When Can Oklahoma Suspend Your Commercial Driver’s License?
Updated: Feb 25
A conviction for even a small offense can result in your losing your CDL. This post will explain when the state can suspend your CDL.
The standards for suspending a commercial driver’s license are far stricter than the standards for suspending an ordinary driver’s license.
These standards apply nationwide; federal law requires all states to suspend a CDL for a specified period of time, for certain offenses.
Serious traffic offenses
Federal law classifies certain offenses as "serious traffic offenses." If you are convicted of a serious traffic offense, you may be suspended according to this table:
Click on this link to open the table Table 1
A "disqualifying offense" is more serious than a "serious traffic offense." If you are convicted of a disqualifying offense, the state may suspend your CDL according to this table:
Click on this link to open the table Table 2
Violating an out-of-service order
If you are driving a commercial motor vehicle, and you are convicted of violating an out-of-service order, the State must suspend your CDL according to this table:
Click on this link to open the table Table 3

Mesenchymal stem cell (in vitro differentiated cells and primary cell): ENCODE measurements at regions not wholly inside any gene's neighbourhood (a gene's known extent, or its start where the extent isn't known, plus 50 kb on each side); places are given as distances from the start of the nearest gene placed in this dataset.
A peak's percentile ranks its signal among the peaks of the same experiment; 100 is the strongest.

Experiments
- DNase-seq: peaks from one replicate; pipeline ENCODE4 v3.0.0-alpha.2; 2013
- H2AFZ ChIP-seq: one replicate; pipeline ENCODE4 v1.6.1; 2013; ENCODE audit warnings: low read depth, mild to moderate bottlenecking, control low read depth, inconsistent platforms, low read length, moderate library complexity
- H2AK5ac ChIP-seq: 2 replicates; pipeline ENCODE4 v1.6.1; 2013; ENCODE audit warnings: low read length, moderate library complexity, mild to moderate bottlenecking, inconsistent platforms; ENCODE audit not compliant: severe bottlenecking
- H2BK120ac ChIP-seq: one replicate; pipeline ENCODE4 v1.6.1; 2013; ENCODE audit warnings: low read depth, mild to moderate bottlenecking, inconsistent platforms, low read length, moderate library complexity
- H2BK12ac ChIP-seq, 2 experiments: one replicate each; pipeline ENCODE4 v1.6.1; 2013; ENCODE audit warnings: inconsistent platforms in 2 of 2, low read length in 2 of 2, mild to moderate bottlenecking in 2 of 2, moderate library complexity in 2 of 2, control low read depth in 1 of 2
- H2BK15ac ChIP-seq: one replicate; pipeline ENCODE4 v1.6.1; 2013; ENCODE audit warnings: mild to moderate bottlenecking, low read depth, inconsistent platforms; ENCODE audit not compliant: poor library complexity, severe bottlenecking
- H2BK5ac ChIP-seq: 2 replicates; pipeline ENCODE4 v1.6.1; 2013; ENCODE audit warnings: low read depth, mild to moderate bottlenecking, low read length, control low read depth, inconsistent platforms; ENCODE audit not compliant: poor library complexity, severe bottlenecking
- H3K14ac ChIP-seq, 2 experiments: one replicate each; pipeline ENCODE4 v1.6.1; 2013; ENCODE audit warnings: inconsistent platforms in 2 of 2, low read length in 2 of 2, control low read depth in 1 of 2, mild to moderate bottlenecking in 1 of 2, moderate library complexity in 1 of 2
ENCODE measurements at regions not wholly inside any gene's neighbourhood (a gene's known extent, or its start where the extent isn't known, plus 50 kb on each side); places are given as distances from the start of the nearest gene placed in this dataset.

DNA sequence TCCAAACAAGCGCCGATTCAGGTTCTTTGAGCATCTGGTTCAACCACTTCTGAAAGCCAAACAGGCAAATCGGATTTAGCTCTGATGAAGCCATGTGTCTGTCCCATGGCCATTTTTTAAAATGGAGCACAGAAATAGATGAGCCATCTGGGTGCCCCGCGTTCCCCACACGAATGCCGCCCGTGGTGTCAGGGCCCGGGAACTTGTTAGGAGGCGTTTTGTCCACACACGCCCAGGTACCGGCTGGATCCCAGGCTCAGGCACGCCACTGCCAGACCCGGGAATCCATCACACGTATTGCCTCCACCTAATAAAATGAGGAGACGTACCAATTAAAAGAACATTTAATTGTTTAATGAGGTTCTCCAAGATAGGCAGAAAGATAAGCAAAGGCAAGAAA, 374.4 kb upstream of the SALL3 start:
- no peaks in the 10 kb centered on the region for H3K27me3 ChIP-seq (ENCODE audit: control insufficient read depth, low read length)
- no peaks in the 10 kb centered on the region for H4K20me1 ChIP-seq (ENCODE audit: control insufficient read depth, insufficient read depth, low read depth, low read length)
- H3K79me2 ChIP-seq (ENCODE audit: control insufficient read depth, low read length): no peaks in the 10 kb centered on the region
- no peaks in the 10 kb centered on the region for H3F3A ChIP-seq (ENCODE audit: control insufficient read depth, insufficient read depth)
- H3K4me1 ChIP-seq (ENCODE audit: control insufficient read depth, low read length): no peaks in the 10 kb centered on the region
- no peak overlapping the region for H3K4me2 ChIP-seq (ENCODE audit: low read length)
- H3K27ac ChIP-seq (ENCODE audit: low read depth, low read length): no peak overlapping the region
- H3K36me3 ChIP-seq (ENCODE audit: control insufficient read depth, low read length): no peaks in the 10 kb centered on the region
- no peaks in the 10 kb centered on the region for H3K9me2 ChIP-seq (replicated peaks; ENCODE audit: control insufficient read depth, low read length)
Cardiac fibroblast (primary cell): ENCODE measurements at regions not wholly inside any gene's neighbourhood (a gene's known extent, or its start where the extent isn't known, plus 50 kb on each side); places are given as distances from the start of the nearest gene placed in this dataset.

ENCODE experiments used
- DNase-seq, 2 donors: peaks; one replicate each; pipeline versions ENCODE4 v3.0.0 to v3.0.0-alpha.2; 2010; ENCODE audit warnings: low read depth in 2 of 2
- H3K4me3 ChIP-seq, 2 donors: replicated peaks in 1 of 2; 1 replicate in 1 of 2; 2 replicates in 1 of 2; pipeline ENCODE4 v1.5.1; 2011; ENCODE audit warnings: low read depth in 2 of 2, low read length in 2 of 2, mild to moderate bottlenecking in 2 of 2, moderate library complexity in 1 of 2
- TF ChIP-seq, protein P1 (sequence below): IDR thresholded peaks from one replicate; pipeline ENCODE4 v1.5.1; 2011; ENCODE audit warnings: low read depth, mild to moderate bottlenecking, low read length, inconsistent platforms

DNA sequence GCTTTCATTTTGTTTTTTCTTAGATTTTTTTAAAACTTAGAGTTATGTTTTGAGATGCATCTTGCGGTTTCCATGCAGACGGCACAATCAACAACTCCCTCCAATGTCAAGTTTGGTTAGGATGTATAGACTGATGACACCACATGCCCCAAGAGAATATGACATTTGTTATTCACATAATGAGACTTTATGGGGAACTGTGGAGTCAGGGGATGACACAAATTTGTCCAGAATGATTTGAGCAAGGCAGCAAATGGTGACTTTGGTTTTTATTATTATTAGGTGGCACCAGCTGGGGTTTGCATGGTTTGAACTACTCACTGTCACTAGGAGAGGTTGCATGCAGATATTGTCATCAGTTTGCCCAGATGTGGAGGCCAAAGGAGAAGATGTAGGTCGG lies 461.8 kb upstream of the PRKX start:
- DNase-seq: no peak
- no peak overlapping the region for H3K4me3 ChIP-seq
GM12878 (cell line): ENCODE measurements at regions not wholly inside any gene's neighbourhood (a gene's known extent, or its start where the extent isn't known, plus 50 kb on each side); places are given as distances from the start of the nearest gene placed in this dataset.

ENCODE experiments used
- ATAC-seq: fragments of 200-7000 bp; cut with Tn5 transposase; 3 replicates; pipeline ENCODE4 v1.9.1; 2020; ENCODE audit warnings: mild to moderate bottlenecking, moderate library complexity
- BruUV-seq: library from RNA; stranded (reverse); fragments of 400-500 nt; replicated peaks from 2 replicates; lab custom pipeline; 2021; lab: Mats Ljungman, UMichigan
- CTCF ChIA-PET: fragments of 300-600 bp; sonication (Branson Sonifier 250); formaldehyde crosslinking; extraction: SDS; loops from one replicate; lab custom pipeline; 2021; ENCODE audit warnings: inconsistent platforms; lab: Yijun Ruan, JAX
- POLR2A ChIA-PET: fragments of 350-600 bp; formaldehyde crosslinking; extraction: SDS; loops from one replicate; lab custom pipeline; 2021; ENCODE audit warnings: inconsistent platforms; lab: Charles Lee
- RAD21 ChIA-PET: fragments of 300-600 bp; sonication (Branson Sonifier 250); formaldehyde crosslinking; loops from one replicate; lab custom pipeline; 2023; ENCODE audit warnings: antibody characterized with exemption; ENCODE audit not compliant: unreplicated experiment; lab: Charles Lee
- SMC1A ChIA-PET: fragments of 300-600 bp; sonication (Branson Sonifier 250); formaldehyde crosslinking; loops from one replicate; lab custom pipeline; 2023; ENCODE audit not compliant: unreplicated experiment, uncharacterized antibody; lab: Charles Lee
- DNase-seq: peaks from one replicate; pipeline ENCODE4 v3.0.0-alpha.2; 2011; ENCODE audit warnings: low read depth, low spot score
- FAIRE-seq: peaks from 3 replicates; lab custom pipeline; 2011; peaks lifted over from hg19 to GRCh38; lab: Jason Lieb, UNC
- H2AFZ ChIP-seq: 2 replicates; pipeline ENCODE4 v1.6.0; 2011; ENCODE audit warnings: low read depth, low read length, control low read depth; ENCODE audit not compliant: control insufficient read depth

If you are convicted of a "railroad highway grade crossing offense" in a commercial motor vehicle, the State must suspend your CDL according to this table:
Click on this link to open the table Table 4
A conviction for even a relatively minor offense can lead to your losing your CDL, and also losing your livelihood. There are no exemptions allowed, to any of the above suspensions. Unlike a suspension of an ordinary driver’s license, you can’t obtain a hardship exemption. Note, however, that, these suspensions don't come into play merely because you receive a ticket. You will only be suspended if you are actually convicted, in court, of one of these offenses. So, if you get a ticket for a CDL violation, it’s a good idea to hire a CDL lawyer to represent you so that you can contest the ticket in court. Don’t lose your job because of a bogus ticket!
For information on who needs a commercial driver’s license, see last week’s post.